No specific area or season closures are known to be in place to protect seabass. The Netherlands have designated however five Natura 2000 sites under the OSPAR Network of Marine Protected Areas (OSPAR, 2011).

United Kingdom
Marine Reserves

There is a comprehensive network of marine protected areas (MPAs) in the United Kingdom which includes several kinds of habitats. For seabass specifically, closures of known seabass nursery areas are in place in England and Wales (ICES, 2012b). In Brittany, there is a voluntary closed season for long-line and hand-line sea bass fisheries (ICES, 2014a).

Gillnets and entangling nets

Last updated on 17 October 2014

Long-term impact on the habitat is very low, given the highly dynamic and exposed nature of the intertidal sandy zone.
Gear loss is low, and if lost, ghost fishing is not considered an issue because the light gear becomes quickly rolled into a tight ball where its catchability is zero (Nichols et al., 2007).

Single boat bottom otter trawls

Last updated on 17 October 2014

Bottom trawling, which takes place mostly in inshore waters, has generally the highest potential to affect the physical habitat structure and benthic communities (Callaway et al., 2007; Hinz et al., 2009). However, there is a lack of specific information on the impact of demersal trawling for seabass on the bottom communities and habitats, and given that the fishery takes place mostly on mobile sand banks, significant long-term effects on the benthic habitats have been regarded as unlikely (Andrews and Pawson, 2011).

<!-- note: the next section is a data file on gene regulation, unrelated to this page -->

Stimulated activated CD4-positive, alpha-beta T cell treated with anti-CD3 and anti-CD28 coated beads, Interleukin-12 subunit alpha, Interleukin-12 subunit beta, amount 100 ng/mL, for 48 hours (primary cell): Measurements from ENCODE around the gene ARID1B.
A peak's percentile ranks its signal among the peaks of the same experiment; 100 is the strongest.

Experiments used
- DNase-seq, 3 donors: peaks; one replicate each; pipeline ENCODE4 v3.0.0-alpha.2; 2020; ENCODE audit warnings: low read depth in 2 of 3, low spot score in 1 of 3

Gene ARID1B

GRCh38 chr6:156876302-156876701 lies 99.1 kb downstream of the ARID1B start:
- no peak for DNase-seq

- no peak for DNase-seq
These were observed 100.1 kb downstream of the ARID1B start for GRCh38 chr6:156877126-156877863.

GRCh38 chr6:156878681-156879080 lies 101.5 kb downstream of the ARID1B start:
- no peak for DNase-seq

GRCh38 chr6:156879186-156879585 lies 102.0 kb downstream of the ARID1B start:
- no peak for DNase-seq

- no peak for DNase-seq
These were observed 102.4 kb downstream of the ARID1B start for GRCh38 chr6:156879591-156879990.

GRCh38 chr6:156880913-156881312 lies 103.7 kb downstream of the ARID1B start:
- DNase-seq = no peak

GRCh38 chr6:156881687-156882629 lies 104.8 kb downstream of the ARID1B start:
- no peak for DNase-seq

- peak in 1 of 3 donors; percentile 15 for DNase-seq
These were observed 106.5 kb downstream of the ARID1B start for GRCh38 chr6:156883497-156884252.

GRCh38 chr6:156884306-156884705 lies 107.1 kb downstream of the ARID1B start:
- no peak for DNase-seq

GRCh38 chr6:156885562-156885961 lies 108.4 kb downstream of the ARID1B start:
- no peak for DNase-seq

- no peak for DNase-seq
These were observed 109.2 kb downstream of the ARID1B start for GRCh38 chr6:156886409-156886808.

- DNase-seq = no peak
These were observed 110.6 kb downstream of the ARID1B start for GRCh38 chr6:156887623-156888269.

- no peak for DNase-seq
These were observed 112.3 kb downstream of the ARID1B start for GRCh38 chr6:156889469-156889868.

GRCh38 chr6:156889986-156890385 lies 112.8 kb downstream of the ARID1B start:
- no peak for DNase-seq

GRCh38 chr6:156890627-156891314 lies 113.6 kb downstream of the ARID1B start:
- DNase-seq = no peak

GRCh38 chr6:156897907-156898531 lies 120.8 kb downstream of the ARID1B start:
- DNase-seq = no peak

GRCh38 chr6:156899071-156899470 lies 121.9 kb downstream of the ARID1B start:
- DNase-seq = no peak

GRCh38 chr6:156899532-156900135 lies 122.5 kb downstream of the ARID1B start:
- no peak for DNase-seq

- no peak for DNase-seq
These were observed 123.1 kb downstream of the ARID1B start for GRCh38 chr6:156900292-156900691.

An ICES Working Group on the value of Coastal Habitats for Exploited Species (WGVHES) was recently appointed to attempt improving predictions of fishery yield, age class strength and long-term population status for species of commercial value, and to define key habitats for restoration efforts (ICES, 2013c). Preliminary results have been recently submitted for publication.

FishSource Scores

SELECT SCORES

MANAGEMENT QUALITY

As calculated for 2014 data.

The score is < 6.

The stock is not managed through quotas or TACs. No management objectives or harvest control rule has been defined yet for both commercial and recreational fisheries. Declining recruitment and increasing fishing mortality (F) is causing a rapid decline in biomass, therefore F should urgently be reduced throughout the range of the stock (ICES, 2014a,b).

Different components of this assessment unit score differently at the fishery level. Please look at the individual fisheries using the selection drop down above.

As calculated for 2014 data.

The score is < 6.

A reduction in landings and fishing mortality was advised by ICES for 2014 and again for 2015 (ICES, 2013a, 2014b). There are national regulations in place by country to limit effort for both commercial and recreational fisheries. However, as seabass is at present a non-TAC species, displacement of fishing effort from other species and consequent increased the fishing mortality have been observed in the stock in recent years.

Different components of this assessment unit score differently at the fishery level. Please look at the individual fisheries using the selection drop down above.

As calculated for 2014 data.

The score is ≥ 6.

The stock is not managed through quotas or TACs. There are management measures at the European level: 36 cm minimum landing size [Council Regulation (EC) No. 850/98], effort limitations for vessels fishing within cod recovery zones, and mesh size restrictions in regions 1 and 2 of EU waters (ICES, 2014a). In general, compliance with the management system is deemed to be good or have improved in recent years.